Fluoride treatments and dental sealants keep cavities away
Sorry, cavities—you’re not welcome here! An important part of preventive dental care is protecting your child’s mouth from tooth decay, cavities, and other potential issues. Fluoride treatments and dental sealants are two effective methods we use to help protect your child’s pearly whites from future problems.
Topical fluoride treatments are typically recommended because fluoride strengthens tooth enamel and is scientifically proven to reduce the risk of cavities forming. Tooth decay is the most common dental issue that children face–so we do everything we can to put a stop to it.
At Southmoor Pediatric Dentistry, we use fluoride varnish because it’s easy to apply and highly effective. It also adheres to the teeth so little to none is ingested, making it safe for children of all ages (even infants).
Dental sealants are also recommended for many children, particularly those with 6-year and 12-year permanent molars. A sealant is a thin, white plastic coating that is applied to the chewing surface of a tooth: the pit and groove-filled area where most cavities form (not so groovy!).
Sealants act as a barrier, protecting the tooth by “sealing out” plaque and preventing food from settling into the pits and grooves. Sealants are recommended shortly after your child’s permanent molars erupt, but some deeply grooved baby molars may need them as well.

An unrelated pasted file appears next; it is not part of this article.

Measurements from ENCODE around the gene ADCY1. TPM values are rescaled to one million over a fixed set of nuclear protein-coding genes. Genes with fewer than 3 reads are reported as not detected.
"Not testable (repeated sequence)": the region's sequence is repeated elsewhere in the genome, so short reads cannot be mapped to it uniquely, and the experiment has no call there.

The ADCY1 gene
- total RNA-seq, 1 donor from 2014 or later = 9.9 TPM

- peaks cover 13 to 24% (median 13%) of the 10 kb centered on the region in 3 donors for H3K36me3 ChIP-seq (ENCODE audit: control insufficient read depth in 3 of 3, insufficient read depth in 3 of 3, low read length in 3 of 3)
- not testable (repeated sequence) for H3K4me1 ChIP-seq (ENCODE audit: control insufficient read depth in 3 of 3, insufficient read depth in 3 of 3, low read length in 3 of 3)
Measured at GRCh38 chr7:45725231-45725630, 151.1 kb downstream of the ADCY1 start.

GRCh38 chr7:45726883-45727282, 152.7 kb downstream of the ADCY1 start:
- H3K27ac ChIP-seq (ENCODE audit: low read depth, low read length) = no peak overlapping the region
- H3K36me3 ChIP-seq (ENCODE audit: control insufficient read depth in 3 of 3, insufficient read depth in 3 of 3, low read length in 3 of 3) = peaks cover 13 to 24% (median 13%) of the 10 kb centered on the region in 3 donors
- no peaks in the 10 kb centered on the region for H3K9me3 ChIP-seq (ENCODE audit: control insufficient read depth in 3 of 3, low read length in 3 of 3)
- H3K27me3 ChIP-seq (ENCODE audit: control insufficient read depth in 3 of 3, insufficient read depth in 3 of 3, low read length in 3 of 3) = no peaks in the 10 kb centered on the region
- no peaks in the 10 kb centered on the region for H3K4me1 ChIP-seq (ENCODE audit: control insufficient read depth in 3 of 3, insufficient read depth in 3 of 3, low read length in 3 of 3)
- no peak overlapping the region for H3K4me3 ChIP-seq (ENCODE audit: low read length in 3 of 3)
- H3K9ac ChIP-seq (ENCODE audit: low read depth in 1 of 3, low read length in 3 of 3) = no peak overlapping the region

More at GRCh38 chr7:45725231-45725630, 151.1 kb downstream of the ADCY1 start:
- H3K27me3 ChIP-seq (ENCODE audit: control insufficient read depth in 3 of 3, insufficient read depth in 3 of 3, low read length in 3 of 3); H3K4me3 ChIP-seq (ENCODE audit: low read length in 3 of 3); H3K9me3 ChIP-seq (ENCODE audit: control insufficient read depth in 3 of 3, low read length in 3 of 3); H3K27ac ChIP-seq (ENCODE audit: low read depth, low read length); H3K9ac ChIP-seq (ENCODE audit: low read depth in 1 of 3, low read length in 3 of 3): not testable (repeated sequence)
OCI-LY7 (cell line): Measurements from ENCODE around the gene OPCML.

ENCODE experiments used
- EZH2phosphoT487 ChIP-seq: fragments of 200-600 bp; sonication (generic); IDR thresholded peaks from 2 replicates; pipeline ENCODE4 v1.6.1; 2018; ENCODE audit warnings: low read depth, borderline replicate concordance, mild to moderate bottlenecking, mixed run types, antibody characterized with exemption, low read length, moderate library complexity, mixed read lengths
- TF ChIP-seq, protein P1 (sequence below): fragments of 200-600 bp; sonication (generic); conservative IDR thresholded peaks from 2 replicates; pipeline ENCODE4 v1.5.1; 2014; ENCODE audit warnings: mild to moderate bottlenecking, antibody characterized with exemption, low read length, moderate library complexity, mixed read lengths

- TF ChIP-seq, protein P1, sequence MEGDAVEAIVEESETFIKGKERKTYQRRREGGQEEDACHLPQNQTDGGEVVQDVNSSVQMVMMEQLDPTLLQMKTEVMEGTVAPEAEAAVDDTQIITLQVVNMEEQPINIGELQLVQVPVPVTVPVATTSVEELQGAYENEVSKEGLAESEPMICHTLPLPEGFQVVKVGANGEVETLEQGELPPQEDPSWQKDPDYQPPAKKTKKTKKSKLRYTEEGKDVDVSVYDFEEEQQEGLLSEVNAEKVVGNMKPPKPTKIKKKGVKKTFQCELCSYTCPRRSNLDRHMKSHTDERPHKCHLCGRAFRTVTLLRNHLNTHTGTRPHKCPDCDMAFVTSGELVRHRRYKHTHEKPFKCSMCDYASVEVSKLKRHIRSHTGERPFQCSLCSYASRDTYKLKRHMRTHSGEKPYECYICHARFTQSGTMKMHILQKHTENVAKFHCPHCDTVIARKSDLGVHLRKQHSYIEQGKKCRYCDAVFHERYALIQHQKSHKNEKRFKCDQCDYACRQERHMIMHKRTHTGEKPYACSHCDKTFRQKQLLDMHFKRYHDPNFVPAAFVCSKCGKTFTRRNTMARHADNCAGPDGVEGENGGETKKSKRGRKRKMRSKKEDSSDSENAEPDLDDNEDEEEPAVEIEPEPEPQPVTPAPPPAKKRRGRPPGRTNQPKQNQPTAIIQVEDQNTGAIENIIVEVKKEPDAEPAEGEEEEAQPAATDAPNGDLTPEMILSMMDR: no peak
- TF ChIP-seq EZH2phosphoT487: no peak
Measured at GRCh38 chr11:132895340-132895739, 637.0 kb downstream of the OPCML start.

What to expect
It’s well worth the effort to provide extra protection for your child’s teeth. Here’s what you and your child can expect during your Southmoor visit.
Smile! We’ve got the insights you’re looking for
Smile! We’ve got the insights you’re looking for
Aren't they just baby teeth?
Yes, but most children get their first teeth by age 1 and lose their last baby tooth by age 13. Early care and prevention are crucial. Baby teeth shape the mouth, allow for chewing, appropriate speech, and help guide permanent teeth into the mouth correctly. Cavities are a bacteria that if left untreated can cause significant pain and spread to neighboring teeth, surrounding bone and throughout the body.Read more
What can parents do to help make dental experiences positive ones?
If parents have their own fear or anxiety about the dentist, they should not share those with their child. Dentistry has changed over the years, and it is important to allow their child the opportunity to like their dentist and their dental home. Parents can refer to the dentist and team as helpful and as friends. If the parents show they trust the dentist their child will too.Read more
Why should my child see a pediatric dentist instead of our regular family dentist?
Pediatric dentistry is a dental specialty that focuses on the oral health of young people. Following dental school, a pediatric dentist spends two to three years in additional specialty training in the unique needs of infants, children, and adolescents, including those with special needs.Read more
What is baby bottle tooth decay and how can I prevent it?
Baby bottle tooth decay is a pattern of rapid decay associated with prolonged nursing. It happens when a child goes to sleep while breast-feeding or bottle-feeding. During sleep, the flow of saliva is reduced and the natural self-cleansing action of the mouth is diminished. Avoid nursing children to sleep or putting anything other than water in their bedtime bottle.Read more